As we said on the call this coming year as we decelerate the project, we do plan to take materials that have been built or material that have been commissioned a lot of those to be completed take those to the site, put them in a safe store condition. So we expect to incur about another $150 million this year in doing that. At that point we’ll be taking the capital expenditures down to more of the minimum levels that we described in the call and continued to monitor changes in power market conditions, capacity markets, changes environmental rules and the like. And certainly asses how we might absence reacceleration of that project go about complying with environmental rules out in that 2015 timeframe.

But I think Paul when you look back to the guidance we gave last fall, I think the total project cost that was sort have embedded in the guidance was somewhere around $490 million for the Newton Scrubber project. If we move to reaccelerating it some point in the future, we’ll certainly provide an update on what we think the costs are that time to complete the project. We are estimating as we sit here today if we were to reaccelerate the project at some point in the future, it would probably take in the range of say 20 months to 24 months to complete the project.

Paul Patterson – Glenrock Associates

Okay, great. Thanks a lot.

Martin Lyons

You are welcome.

Operator

Our next question comes from the line of Julien Dumoulin-Smith with UBS. Please proceed with your question.

Julien Dumoulin-Smith – UBS

Hi, good morning. Can you hear me?

Martin Lyons

Yes, we can. Julien, this is Marty. Thanks for joining.

Julien Dumoulin-Smith – UBS

Yes, of course. I just wanted to clarify a little bit more on the Merchant CapEx front, just what you’re thinking about compliance with MATS and your own Illinois State specific standards, 2015 and beyond, I mean, status quo I would imagine that it would result in some sort of operational impairment of the assets rate without putting in the CapEx, I mean there is some sort of reaction in your ability to dispatch some certain units? Is that the right way to think about that?

Martin Lyons

Yeah Julien. This is Martin again. That’s a fair assessment. I think without the Newton Scrubbers being reaccelerate out in 2015 timeframe, it’s frankly, it’s really the Illinois multi-polluting standard that becomes the challenging standard for us to comply with. As you know out in that timeframe in our fleet wide SO2 emissions need to be reduced down in the 2015 timeframe. Between now and then, we really don’t expect that we would have any forced reductions in generation levels as a result of CSAPR or multi-polluting standard or other rules.

When you get onto 2015, as it relates to MATS compliance, absent the Newton Scrubber we think we have other ways to comply activated carbon and precipitators, low sulfur coal and the like compliance there. And as it turns out with the CSAPR rules obviously they’re uncertain right now because they’ve been stayed. But based on the allowances that came out in the final rules, based on our decision to shutdown Meredosia and Hutsonville, the CSAPR rules really aren’t seen as a significant limitation either.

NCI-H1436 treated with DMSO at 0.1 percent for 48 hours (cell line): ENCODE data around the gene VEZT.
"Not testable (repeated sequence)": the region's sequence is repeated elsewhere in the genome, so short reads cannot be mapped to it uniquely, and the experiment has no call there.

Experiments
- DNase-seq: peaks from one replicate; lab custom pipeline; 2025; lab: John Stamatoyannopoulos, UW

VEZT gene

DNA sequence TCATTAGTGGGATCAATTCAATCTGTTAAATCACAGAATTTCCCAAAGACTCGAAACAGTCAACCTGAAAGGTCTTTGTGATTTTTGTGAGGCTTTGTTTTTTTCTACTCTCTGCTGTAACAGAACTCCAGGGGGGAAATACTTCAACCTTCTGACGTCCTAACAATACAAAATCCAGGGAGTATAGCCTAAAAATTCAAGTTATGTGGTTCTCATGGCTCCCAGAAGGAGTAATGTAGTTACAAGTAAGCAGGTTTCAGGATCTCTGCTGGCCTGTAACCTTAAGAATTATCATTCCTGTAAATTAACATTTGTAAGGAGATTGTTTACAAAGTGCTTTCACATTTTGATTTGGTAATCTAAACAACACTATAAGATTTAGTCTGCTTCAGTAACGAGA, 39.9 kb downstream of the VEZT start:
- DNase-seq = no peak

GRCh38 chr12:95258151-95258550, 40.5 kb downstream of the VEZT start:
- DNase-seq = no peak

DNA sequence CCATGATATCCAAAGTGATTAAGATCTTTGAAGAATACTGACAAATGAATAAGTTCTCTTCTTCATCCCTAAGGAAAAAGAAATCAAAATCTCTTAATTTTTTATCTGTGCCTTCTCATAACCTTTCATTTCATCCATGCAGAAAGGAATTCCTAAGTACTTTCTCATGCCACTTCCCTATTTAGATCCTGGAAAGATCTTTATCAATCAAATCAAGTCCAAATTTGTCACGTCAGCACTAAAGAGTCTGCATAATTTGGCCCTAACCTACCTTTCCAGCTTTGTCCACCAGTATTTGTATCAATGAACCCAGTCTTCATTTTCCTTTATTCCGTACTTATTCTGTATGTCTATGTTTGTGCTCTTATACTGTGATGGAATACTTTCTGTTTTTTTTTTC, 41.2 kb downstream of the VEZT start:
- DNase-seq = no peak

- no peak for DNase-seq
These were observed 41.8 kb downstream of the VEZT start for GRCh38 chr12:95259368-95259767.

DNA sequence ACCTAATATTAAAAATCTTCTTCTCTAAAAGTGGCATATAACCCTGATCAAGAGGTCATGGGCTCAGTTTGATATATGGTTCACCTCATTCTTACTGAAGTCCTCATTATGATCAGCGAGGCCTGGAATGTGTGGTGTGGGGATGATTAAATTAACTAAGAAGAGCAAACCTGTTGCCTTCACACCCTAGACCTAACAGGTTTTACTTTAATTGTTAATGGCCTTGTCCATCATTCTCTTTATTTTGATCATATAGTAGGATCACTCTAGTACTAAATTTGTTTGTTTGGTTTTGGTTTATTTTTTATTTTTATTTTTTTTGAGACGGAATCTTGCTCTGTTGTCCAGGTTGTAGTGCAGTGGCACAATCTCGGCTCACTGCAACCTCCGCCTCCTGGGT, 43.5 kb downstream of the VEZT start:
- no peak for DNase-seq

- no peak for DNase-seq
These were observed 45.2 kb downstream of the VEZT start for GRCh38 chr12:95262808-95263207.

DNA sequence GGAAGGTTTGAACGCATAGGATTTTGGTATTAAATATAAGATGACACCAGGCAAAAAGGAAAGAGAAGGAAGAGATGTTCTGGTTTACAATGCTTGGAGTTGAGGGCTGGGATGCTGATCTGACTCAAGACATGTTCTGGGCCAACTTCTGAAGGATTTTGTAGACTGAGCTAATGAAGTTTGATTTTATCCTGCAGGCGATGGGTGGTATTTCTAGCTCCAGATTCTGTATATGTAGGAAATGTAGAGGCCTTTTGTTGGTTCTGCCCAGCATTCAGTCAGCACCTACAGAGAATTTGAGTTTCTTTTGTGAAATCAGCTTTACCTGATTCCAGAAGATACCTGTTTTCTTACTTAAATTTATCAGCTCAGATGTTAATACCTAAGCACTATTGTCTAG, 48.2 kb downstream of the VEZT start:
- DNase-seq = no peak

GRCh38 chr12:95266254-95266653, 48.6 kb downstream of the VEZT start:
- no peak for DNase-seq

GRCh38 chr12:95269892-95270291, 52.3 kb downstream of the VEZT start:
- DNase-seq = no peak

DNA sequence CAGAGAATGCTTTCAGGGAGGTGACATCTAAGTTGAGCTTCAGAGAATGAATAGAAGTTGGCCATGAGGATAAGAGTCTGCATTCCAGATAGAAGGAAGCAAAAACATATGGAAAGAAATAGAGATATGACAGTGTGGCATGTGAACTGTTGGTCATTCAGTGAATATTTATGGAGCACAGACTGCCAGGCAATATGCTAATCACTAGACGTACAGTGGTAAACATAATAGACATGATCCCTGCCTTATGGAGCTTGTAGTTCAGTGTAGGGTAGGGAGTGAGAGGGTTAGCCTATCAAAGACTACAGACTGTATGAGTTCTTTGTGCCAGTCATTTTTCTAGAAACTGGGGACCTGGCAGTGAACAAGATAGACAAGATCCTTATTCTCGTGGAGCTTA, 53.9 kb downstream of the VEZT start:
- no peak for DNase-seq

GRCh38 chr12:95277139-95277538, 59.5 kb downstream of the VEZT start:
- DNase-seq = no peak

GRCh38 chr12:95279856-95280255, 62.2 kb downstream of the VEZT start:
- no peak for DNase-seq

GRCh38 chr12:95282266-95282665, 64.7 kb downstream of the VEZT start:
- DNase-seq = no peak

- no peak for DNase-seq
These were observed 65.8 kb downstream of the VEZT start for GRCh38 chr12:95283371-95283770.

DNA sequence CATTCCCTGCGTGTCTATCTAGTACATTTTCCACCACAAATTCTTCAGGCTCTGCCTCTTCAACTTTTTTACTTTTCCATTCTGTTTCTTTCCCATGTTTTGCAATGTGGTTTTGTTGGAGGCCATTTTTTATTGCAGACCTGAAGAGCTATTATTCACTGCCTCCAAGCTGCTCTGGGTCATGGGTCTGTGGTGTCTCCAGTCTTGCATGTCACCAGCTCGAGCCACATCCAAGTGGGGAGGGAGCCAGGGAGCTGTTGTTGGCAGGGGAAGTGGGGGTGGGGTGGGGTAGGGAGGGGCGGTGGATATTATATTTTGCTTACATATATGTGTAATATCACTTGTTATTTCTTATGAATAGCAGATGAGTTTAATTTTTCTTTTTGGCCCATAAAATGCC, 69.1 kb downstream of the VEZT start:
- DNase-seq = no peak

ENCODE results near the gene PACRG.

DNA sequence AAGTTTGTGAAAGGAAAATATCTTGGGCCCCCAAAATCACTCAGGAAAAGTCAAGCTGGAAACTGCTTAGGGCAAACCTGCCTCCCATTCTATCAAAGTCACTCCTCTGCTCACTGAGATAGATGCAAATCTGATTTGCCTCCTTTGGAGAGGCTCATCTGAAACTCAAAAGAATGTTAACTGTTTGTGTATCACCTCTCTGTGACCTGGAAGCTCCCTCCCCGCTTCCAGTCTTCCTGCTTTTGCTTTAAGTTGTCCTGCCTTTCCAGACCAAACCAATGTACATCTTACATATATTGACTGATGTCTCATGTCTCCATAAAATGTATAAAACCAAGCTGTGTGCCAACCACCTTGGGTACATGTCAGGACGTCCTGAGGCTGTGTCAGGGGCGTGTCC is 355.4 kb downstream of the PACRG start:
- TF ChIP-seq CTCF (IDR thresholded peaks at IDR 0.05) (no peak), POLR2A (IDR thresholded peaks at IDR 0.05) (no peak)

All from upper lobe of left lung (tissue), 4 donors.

Julien Dumoulin-Smith – UBS

Great. So if I were to kind of hit between lines here, frankly from a compliance perspective, a couple of years, you could decide, let’s say, a couple of years down the road and still they’ll move forward. You said 20 to 24 months there to complete the Newton Scrubber, so there is still a couple of years latitude all in give or take, is that kind of the right way to think about that in order to...

Martin Lyons

Yeah. That’s fare. We feel like, as we decelerate today that we’ve got some optionality for a while before what actually impact future general levels and in the meantime we can also look at how we might go about alternatively complying with some of those rules and again assess whether a reacceleration is appropriate.

Julien Dumoulin-Smith – UBS

Excellent and then just a final question here on the Genco, a guidance the breakeven cash flow for this year. Are there any exceptional items there to bear in mind as we’re looking at your EPS guidance translating then to free cash flow guidance anything notable to take note of?

Martin Lyons

I don’t know that there is anything notable to take note of in the – in that regard as you reconcile.

Julien Dumoulin-Smith – UBS

Okay. So EPS guidance should equate to positive free cash flow?

Martin Lyons

Yeah. I think so. I mean nothing has come into mind off hand. We’re certainly, as we mentioned in the call, we’re expecting positive free cash flow overall at the Merchant business. And I guess one think of note early in this first quarter we did sell one of our assets with Medina Valley co-gen facility, a fairly small facility. I think about $17 million and cash flow coming from that. So, that may factor into our net CapEx for this year, but other than that earnings should translate into cash flow.

Julien Dumoulin-Smith – UBS

Great and then just tiny clarification here in terms of your guidance that for coal. It seems like that came down a buck a megawatt hour in 2013, just wanted to clarify is that basically a lower PRB price or lower transport price.

Martin Lyons